Friday, 19 October 2007

Search is a big opportunity for political parties and politicians - I ran a Search campaign to prove it!

I recently wrote about how UK politicians should be using the internet to a greater extent. Of particular note was the lack of a Search / Google strategy that the candidates and political parties had. I then highlighted these thoughts by running my own keyword campaign over the 36 hours when Gordon Brown was deciding whether to call an election.

The Conservative party seem to be the most technologically savvy party with sites like, iain dales blog and webcameron. Given the recent branding of the leaders (Gordon's not flash, but 'David Cameron is a hottie') I felt targeting the Conservatives would produce the most interesting results.

I ran a targeted keyword campaign and bought a variety of words and phrases. When people searched for these terms on Google, an ad promoting my blog posts was shown:

I bought obvious phrases like 'David Cameron', 'Conservative Party' and 'Vote Conservative'. I bought terms like 'general election', 'november election' and 'snap election' and I bought less obvious terms like 'Webcameron'.

The results were very interesting. Topline statistics:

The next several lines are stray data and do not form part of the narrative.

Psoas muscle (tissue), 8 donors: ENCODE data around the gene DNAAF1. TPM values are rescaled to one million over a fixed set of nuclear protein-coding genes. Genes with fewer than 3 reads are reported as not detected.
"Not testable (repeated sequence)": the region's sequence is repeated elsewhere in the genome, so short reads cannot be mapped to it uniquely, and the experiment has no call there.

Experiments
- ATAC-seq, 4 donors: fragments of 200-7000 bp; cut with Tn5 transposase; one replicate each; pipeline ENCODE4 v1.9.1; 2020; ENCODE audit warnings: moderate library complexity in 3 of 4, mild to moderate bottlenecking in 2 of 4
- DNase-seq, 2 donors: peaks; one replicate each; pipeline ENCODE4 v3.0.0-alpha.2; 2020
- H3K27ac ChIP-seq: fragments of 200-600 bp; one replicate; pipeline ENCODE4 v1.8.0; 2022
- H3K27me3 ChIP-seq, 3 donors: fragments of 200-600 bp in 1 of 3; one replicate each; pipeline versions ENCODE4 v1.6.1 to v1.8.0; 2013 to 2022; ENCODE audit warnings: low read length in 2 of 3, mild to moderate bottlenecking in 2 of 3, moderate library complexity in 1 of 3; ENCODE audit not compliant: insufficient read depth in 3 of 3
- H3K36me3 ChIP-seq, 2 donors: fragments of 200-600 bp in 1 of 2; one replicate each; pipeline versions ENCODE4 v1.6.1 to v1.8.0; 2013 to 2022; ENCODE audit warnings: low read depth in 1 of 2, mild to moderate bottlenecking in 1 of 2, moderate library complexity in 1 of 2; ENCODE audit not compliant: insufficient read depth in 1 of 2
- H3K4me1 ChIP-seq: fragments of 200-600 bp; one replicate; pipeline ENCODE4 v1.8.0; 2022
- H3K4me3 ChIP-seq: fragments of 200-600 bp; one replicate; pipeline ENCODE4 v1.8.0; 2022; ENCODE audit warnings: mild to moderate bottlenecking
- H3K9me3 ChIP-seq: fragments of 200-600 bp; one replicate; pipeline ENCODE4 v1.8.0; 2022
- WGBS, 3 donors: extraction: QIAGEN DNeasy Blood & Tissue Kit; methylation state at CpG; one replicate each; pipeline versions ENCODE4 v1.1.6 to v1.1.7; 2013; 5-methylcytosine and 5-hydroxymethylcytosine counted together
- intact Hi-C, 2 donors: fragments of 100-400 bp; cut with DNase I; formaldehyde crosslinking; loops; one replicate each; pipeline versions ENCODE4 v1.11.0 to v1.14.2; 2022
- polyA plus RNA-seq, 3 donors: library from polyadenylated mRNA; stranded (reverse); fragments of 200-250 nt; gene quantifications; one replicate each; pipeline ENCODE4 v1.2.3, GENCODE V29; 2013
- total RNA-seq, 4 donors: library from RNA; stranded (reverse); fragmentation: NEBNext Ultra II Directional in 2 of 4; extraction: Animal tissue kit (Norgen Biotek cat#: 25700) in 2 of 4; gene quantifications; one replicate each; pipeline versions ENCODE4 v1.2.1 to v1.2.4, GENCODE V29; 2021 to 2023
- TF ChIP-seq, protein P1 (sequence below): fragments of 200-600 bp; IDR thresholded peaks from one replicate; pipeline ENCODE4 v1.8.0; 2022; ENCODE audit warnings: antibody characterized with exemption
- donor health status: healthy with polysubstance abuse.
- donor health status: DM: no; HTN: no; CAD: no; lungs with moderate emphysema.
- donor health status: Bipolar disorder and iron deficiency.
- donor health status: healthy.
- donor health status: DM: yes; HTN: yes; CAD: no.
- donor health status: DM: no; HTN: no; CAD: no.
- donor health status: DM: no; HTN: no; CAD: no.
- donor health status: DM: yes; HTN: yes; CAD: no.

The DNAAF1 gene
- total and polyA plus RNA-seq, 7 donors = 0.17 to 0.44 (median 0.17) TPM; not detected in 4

- My ad was always on the first page and often in top position. This demonstrates how few people were advertising against these terms. It still amazes me that at a key time the only ads I was appearing against were topical ads from the Sun and the Times - what a missed opportunity for the political parties!

- These ads gained a high click through rate - 'general election' generated a click through of 4.25%. This shows how hungry people are for information, and again shows how much of an opportunity Search is for politicians.

- The first 10,000 impressions were generated for less than £7. This make Search significantly more cost effective than a mail shot (even if it's delivered by hand)

- The top 3 Searches were on 'David Cameron', 'Conservative party' and 'general election.' However the 'long tail' (the less obvious terms) like 'Webcameron', 'William Hague' and 'snap election' were also searched on and produced low average costs.

- Adding Google's partner sites to the campaign (through Google site targeting and the Google content network) boosted responses and a significant number of people were searching for 'David Cameron' on AOL

Overall the results of my political Search campaign back up my theory that Search is a big opportunity for politicians and political parties in the UK!

Footnote - Since this experiment and my initial posts, my local candidate Chris Phelp has started running a campaign on Google and has even had ads shown on this blog:

I have emailed him to congratulate him on his initiative and have asked him for feedback but he has declined to respond so far!

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